Jennifer the Dietician comes over and reports to me that all my blood work was excellent this time! My phosphorous and potassium are great and my blood count is back up. This is two good lab reports in a row! WOW! I can run out and break my diet rules with impunity!

Well, maybe I can have one enchilada and take my Fosrenol right afterwards. Actually, I’ve been taking ½ a Fosrenol in the middle of each meal cause if I take a whole one afterwards, it makes me nauseous. I got tired of that real fast so I changed my order to taking ½ in the middle and that has led to these fabulous lab reports. Before I had to take so many meds, I used to wonder why anyone would not follow their prescriptions to a ‘T’, but now, as one of the medical guinea pigs, I see the reasoning behind patients ignoring their doctors and experimenting with different doses at different times than the doctors prescribe. Its like taking back some control over your own self: I have more autonomy when I decide how and when to take my meds. And this time it is working. I must admit that since my Fosrenol (an outrageously expensive medication; which is why it works, maybe) has helped my phosphorous get back into the “normal” range, I have been experimenting with eating small tastes of a few of the foods on the “NO NO NO” list, just to see what would happen. And wha-da-ya-know… this month’s phos numbers are still okay. Makes me wanta cheat just a little bit more. Lets see… I think I’d like some mixed nuts.

So Jennifer reports and leaves and I get back to listening to All Things Considered and then turn over to some PBS show since Survivor is over. I drift off a little and then…

POOF! Right in front of me is my smiling son Johnny, looking scraggly and extremely huggable. “Hi dad” he says, and I say, “Johnny!” and he bends over to hug me but that really isn’t gonna happen in my prostrate position so I just put my hand up and pat his face as he bends over. He’s smiling and I can’t even describe how it is to open your eyes to see your son after 10 months of not seeing him. He looks just the same! His mom brought him by after picking him up at the airport and we converse a little before they go out to dinner. He’ll be around all weekend before going down to Center Point to work at Camp C.A.M.P. for the summer. What can I say? The boy’s back and he brought all his parts back from Hawaii. It is a good day!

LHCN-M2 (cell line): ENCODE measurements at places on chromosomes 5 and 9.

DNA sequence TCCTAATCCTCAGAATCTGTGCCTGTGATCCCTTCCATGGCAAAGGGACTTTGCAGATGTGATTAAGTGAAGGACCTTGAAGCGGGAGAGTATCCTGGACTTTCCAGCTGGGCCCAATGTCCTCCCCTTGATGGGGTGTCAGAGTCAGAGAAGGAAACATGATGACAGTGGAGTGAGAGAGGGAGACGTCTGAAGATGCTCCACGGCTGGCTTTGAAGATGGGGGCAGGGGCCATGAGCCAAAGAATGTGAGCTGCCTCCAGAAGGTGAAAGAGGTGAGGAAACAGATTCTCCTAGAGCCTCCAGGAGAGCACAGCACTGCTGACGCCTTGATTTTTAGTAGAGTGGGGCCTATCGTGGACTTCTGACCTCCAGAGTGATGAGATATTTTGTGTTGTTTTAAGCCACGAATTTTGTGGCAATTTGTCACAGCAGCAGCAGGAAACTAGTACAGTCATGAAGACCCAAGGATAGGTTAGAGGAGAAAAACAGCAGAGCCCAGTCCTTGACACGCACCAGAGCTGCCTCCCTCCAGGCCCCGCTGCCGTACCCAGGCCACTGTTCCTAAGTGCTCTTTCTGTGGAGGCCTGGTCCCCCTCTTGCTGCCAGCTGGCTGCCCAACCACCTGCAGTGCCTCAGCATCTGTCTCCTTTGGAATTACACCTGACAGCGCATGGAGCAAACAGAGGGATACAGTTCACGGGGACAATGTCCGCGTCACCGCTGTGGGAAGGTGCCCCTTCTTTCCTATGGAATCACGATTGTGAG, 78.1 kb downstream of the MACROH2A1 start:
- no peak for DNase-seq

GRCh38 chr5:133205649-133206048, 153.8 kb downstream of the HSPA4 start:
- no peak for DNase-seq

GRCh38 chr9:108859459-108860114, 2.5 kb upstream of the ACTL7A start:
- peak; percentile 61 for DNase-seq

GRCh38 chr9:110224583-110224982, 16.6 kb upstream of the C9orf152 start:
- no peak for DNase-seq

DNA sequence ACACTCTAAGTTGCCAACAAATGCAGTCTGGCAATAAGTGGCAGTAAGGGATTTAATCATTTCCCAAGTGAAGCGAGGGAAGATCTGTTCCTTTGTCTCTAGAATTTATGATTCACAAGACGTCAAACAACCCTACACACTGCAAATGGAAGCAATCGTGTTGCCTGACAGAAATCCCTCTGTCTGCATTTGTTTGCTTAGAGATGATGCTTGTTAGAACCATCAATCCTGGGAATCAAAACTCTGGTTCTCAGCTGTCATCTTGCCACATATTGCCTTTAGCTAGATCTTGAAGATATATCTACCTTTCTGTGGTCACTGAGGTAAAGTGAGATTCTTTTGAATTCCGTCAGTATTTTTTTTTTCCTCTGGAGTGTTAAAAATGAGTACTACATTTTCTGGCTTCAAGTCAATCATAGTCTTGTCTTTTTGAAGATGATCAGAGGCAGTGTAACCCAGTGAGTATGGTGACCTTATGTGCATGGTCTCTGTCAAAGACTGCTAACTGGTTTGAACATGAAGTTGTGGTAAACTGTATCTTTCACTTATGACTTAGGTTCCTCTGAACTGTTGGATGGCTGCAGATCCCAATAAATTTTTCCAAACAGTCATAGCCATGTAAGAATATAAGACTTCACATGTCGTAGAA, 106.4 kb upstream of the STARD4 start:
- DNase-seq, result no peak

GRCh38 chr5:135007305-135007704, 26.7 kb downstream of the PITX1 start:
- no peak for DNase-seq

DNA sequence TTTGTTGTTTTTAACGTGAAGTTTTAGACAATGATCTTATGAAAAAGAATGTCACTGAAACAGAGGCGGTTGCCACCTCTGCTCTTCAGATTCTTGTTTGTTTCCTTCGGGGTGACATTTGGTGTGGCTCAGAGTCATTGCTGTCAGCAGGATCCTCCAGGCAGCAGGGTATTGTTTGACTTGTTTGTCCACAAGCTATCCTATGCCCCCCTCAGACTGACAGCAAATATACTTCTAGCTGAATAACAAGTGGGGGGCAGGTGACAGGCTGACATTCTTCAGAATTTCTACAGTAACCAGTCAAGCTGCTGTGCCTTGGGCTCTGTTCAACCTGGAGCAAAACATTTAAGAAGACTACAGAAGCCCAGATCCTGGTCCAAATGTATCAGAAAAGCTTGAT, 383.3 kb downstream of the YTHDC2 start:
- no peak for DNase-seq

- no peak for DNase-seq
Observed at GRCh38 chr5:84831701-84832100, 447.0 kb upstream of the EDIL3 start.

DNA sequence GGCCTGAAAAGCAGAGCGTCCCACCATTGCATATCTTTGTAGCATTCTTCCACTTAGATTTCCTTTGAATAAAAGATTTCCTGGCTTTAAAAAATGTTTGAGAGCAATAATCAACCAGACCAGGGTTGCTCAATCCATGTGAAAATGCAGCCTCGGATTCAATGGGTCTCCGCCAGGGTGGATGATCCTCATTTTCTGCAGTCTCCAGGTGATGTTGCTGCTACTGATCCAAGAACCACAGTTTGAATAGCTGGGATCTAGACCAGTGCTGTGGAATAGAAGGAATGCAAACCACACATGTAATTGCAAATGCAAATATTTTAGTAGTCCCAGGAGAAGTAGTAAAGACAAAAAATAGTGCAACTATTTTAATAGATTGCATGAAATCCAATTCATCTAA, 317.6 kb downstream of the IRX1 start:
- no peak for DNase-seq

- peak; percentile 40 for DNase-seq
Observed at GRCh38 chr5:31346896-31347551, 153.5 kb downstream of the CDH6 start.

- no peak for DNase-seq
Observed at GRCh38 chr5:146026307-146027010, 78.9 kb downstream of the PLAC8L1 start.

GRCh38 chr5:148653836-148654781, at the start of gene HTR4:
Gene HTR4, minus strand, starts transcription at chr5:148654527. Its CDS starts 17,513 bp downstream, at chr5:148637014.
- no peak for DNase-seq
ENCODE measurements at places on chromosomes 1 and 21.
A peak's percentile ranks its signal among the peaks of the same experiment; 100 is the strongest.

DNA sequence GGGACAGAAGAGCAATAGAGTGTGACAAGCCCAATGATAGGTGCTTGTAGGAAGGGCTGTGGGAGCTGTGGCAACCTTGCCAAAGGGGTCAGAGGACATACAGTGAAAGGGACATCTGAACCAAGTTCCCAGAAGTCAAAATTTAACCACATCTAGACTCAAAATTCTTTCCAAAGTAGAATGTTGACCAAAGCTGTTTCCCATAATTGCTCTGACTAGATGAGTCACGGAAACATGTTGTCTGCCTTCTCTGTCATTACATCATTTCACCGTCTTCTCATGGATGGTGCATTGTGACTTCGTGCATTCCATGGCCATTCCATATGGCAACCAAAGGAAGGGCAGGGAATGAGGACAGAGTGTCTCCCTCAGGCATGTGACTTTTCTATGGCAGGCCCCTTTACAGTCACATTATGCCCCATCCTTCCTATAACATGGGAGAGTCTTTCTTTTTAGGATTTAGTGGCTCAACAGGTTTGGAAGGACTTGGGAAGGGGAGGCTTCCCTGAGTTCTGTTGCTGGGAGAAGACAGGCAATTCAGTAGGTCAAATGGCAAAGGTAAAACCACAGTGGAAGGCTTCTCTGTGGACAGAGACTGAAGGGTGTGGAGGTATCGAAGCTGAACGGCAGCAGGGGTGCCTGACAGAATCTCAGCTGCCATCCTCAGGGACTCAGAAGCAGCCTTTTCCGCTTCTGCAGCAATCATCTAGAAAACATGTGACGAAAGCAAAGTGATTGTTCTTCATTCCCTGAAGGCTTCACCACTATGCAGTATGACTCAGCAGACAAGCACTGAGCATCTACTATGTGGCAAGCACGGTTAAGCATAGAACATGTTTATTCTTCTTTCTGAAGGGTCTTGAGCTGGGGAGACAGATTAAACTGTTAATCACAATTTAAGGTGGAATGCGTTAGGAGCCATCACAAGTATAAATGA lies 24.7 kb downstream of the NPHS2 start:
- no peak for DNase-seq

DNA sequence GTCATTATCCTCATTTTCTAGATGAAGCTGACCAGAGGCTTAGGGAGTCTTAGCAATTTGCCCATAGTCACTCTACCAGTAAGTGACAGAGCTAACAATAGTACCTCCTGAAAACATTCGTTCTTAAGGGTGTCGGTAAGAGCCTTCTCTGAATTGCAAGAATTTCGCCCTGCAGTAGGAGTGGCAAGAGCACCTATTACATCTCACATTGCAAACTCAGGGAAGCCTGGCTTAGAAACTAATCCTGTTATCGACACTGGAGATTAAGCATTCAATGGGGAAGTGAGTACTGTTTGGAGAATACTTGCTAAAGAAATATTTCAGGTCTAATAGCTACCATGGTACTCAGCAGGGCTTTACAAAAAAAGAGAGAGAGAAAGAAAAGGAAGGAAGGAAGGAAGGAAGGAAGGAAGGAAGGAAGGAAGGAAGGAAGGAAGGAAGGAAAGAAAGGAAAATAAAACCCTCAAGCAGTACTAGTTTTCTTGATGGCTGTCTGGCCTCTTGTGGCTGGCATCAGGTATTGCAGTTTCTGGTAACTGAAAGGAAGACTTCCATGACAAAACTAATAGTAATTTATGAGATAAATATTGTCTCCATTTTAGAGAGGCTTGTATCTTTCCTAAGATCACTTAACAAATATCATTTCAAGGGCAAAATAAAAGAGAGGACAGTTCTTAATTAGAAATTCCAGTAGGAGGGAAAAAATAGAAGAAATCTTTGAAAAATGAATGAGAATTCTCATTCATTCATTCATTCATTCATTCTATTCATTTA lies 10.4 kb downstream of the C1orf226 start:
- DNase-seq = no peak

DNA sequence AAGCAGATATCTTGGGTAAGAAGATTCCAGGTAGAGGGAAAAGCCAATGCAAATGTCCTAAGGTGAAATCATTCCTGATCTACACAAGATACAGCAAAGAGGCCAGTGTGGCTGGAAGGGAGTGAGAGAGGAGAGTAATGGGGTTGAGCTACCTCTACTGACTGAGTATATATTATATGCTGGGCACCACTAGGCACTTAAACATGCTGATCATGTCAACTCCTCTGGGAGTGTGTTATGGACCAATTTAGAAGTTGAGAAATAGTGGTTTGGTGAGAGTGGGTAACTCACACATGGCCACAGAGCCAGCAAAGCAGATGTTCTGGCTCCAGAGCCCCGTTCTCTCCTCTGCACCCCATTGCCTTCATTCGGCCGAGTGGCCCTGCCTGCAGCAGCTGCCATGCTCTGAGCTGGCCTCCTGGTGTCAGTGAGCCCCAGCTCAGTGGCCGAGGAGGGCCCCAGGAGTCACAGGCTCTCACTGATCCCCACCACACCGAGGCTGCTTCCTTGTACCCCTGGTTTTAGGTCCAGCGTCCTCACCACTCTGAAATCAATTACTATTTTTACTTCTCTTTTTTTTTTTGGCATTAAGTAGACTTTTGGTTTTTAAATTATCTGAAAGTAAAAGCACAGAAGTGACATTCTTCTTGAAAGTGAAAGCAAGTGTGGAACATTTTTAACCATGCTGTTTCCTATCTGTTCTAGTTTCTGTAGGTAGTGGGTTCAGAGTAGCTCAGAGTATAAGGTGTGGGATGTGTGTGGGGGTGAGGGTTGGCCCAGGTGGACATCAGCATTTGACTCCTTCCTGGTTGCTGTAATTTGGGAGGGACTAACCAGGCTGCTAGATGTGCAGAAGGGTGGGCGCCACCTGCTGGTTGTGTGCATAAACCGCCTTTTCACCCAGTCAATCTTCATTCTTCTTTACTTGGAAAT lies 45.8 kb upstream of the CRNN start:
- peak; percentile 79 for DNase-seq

Notes: In at 75.2 and out at 72.2


131) Trying for Luxury

May 12, 2007

El Milagro: I'm on time and I saunter into the dialysis clinic as if it is a spa and I'm gonna sit and relax and get my blood done. Matt hooks me up and everyone seems to be in a cheery mood, like the spa workers would be. Actually, it would be neat if they had people her to do your nails... well, I mean it would be nice for the women, of course. As Matt is canoodling me, there is the new woman next to me again and today she has two of her friends over here, seeing what kind of torture she is going through (at our spa). One of them goes on with Kim the Nurse about being from Arkansas (Little Rock) and came over just as soon as she could, and she had no idea Mildred was in such a state. Matt interupts her to say he's from Memphis, and I remind him Memphis isn't in Arkansas, and he replies that East Memphis is in that state.

I settle back with my radio tuned into the rest of Folkways and read the new New Yorker. I pretend we're at the spa and this is all luxurious treatment. In our spa Crystal is the Toe Girl, Matt and Heather are these Swedish massage people that climb up on your back and beat your muscles into a relaxed state. Kim and Celeste are the Asian accupunturists that go around with prayer hands, nodding their heads in agreement with everything you say. "Ah yes. We have much pleasure to fix you." as they stick skinny needles in your eyebrows and earlobes. I guess Gladys wold have to be the Chinese Doctor and Phyllis would for sure be the manager of the place, running around enuring everything is going just so.